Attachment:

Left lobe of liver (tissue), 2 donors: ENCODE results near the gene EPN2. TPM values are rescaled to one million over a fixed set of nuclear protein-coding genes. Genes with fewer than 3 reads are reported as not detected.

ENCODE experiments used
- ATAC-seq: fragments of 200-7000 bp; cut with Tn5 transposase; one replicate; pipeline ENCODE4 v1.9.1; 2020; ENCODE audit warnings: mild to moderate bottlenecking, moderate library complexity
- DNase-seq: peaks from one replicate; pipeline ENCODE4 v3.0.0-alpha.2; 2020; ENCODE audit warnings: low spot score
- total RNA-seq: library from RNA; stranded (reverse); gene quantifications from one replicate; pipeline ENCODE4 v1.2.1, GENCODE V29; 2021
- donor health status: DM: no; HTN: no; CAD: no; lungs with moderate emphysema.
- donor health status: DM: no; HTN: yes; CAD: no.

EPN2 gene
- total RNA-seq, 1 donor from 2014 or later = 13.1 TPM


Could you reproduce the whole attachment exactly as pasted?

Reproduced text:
Left lobe of liver (tissue), 2 donors: ENCODE results near the gene EPN2. TPM values are rescaled to one million over a fixed set of nuclear protein-coding genes. Genes with fewer than 3 reads are reported as not detected.

ENCODE experiments used
- ATAC-seq: fragments of 200-7000 bp; cut with Tn5 transposase; one replicate; pipeline ENCODE4 v1.9.1; 2020; ENCODE audit warnings: mild to moderate bottlenecking, moderate library complexity
- DNase-seq: peaks from one replicate; pipeline ENCODE4 v3.0.0-alpha.2; 2020; ENCODE audit warnings: low spot score
- total RNA-seq: library from RNA; stranded (reverse); gene quantifications from one replicate; pipeline ENCODE4 v1.2.1, GENCODE V29; 2021
- donor health status: DM: no; HTN: no; CAD: no; lungs with moderate emphysema.
- donor health status: DM: no; HTN: yes; CAD: no.

EPN2 gene
- total RNA-seq, 1 donor from 2014 or later = 13.1 TPM